In the end, I left my money with him. The truth is, I wanted that game made. I wanted to play it, I still do. A commenter on the article I read pointing out his anti-gay views noted that, while he was disappointed by TenNapel’s views, he could separate the art from the artist. This was a commendable notion, as many people aren’t able to make such a distinction. Maybe I could follow suit.

But the real question is, should we?

What if there was an artist now, a famous musician for example, who was a virulent anti-Semite? Someone who fervently hated Jews? As a Jewish person with a strong moral compass I would be hard-pressed to buy the art or attend the concert of such a person. And it’s not because this person’s hate affects me personally; I have a gay brother, and yet I let my money stay with TenNapel.

Oddly, my brother continues to boycott current Blizzard Entertainment releases, despite his love of the games they create. Why? After Activision took over Blizzard, the company began making decisions that were very much ‘anti-gamer’; for example, removing the LAN-play option from Starcraft II.

Now, this may not mean much to your average person, but to a gamer this was a big deal. And for a company that makes games to make anti-gamer decisions, it was too much to swallow for my brother.

I’ve spoken about this before, where Activision CEO Bobby Kotick said they wanted to make online play so good that people, ‘won’t even want to have LAN parties’. If you’re a gamer you know how ridiculous that statement is. This boycott is about a company who makes a product and seemingly hates the people who buy that product.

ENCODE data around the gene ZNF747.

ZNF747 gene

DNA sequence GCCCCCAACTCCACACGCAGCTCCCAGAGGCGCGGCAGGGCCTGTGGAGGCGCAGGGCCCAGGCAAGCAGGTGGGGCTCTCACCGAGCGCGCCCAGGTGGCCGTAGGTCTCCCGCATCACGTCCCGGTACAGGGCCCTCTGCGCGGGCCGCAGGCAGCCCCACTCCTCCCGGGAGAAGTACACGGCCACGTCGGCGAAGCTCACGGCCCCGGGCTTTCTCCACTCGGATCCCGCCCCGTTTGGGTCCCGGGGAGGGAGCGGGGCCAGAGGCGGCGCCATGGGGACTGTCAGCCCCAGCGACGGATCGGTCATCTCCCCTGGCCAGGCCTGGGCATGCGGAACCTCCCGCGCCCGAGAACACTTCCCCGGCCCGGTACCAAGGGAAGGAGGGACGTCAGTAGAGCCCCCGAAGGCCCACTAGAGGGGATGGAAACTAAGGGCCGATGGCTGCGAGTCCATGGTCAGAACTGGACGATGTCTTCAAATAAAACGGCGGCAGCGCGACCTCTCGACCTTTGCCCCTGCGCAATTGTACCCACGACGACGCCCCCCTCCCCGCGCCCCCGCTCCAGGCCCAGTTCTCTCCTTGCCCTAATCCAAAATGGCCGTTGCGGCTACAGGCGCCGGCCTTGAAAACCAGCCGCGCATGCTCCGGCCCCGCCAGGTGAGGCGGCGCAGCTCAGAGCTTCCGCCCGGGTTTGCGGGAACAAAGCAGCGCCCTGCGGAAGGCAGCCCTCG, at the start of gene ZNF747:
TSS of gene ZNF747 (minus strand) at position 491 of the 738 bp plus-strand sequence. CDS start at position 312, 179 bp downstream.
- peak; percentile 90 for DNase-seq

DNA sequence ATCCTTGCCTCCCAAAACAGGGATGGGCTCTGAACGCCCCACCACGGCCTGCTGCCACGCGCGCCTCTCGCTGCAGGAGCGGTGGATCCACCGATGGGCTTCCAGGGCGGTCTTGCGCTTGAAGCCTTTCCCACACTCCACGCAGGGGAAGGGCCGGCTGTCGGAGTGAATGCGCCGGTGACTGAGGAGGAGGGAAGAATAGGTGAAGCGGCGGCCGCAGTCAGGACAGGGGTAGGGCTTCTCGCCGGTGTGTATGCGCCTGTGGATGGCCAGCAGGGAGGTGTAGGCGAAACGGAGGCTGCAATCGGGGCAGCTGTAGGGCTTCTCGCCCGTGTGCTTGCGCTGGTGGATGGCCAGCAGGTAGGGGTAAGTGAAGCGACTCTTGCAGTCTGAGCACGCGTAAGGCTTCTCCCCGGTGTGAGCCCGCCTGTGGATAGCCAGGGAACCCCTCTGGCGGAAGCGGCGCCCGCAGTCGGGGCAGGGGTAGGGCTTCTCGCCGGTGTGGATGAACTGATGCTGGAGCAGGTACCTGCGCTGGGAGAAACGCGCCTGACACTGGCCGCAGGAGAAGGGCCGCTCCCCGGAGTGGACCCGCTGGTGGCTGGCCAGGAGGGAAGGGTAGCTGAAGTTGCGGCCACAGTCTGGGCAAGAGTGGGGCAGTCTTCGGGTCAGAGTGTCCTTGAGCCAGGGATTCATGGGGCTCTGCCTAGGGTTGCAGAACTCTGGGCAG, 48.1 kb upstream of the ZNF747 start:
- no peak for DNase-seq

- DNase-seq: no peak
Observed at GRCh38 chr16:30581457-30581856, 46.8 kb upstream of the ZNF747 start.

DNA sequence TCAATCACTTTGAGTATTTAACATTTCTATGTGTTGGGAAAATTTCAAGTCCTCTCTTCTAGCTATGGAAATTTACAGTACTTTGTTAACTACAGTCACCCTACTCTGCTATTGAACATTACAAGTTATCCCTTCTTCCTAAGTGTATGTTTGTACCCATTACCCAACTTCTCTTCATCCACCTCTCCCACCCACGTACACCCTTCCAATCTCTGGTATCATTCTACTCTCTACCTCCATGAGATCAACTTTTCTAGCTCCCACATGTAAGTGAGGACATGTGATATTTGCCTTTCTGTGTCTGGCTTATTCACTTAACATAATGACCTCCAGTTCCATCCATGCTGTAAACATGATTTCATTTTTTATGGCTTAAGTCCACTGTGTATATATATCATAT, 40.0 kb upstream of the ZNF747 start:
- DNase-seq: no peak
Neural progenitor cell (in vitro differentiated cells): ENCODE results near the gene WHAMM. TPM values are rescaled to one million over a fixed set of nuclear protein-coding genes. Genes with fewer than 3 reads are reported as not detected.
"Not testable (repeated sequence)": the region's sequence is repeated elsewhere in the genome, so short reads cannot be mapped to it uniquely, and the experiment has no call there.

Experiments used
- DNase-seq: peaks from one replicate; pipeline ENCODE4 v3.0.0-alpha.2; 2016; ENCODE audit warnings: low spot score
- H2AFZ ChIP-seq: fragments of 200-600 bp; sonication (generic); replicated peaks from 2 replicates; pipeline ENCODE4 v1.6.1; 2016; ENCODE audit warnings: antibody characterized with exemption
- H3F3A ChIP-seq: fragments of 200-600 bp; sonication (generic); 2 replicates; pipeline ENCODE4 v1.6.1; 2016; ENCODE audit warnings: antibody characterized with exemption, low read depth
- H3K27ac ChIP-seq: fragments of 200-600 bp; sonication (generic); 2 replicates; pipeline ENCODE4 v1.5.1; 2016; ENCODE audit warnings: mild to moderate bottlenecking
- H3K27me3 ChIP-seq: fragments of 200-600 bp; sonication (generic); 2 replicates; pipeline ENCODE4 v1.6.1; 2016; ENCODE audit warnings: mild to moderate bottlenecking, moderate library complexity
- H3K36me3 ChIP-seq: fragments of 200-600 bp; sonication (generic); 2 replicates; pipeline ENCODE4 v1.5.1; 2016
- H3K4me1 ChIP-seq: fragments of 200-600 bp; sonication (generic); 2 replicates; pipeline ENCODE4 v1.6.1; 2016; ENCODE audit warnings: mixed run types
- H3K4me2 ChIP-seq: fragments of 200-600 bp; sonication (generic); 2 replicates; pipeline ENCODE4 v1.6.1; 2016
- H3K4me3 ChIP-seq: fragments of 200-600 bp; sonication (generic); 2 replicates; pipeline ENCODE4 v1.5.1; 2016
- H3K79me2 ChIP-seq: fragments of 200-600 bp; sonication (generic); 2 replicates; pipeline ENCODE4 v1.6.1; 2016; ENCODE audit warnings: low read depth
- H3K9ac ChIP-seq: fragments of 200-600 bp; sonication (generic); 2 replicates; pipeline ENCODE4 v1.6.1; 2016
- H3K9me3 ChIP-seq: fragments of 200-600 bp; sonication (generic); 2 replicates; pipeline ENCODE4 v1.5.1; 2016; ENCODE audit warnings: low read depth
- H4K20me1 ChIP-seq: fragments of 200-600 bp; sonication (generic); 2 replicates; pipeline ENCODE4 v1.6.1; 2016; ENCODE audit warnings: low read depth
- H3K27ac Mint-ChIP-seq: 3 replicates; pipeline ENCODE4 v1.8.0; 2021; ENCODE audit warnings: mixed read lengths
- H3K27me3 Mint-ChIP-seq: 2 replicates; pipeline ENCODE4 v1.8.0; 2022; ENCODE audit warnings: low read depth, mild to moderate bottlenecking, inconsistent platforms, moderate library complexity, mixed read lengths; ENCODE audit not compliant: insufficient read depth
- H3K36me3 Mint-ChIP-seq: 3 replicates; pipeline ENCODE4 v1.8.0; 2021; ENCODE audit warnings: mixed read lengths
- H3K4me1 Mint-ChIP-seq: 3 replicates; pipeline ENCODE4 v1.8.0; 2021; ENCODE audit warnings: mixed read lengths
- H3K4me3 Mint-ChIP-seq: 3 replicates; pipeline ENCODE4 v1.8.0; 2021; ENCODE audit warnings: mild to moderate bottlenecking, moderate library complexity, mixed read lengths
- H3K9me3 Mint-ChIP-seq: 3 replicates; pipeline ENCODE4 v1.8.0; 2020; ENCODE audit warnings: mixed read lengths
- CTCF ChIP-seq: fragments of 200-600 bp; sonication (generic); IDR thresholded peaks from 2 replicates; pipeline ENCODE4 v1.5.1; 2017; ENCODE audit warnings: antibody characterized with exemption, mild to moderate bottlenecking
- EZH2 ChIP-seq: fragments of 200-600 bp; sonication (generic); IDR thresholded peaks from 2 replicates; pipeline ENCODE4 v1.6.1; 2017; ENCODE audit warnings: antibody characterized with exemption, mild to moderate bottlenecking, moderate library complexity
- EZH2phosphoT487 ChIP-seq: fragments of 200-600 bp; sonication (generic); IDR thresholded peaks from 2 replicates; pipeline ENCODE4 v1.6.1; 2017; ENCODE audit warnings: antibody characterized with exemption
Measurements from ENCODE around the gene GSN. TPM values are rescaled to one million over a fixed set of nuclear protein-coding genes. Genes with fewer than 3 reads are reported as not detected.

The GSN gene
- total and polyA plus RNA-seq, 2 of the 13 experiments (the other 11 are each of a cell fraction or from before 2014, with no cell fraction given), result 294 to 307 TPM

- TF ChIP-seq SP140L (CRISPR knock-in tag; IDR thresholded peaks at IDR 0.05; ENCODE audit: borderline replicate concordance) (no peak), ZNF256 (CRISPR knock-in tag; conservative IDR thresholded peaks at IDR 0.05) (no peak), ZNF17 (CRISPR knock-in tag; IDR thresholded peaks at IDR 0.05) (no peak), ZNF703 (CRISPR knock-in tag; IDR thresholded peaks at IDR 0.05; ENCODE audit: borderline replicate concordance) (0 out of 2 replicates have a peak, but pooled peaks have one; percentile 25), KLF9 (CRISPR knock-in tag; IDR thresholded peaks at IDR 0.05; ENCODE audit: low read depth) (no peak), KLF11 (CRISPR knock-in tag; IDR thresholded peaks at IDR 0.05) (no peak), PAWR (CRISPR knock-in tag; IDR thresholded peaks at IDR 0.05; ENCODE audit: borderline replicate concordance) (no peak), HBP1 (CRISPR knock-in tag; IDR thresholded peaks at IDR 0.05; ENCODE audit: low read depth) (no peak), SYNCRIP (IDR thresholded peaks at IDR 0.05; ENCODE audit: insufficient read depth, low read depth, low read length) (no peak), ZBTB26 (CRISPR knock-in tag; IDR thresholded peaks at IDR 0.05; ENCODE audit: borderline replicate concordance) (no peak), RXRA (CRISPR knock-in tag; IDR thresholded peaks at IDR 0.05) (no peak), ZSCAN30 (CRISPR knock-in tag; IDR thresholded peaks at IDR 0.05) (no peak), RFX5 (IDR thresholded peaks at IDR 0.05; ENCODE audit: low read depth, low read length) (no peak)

I suppose the question boils down to how much are we willing to put up with from artists when we really enjoy their work?

I don’t hesitate to say that in reality it’s a quite a lot.

In the end, though, I feel that it’s the social consequences that drive us the most. If my brother felt betrayed that I had given money to TenNapel, then it would be different. And I might feel differently about my decision if TenNapel was giving money to anti-gay organizations.

My feelings, however, were decidedly that the game itself was worth giving money to, because there are more people than Doug TenNapel working on it.

The question remains: Am I supporting a work of art that I feel deserves to exist, or am I supporting the artist, about whom my feelings are mixed?

Does the work of art shout out the artist’s beliefs or is it untouched by such?

Is it art, for art’s (and our) sake, standing on its own legs independently of the artist, or is it carefully crafted as a conduit for the artist’s values?

Post Note: This article mentions that by supporting TenNapel’s game, I am ‘excusing’ him his personal views, which could lead him to donating money to anti-gay organisations. I remain conflicted over this. On the one hand, I hope that the art stands for itself. In fact, I believe that it will. And on the other, if he never makes another game or comic again? I’m fine with that.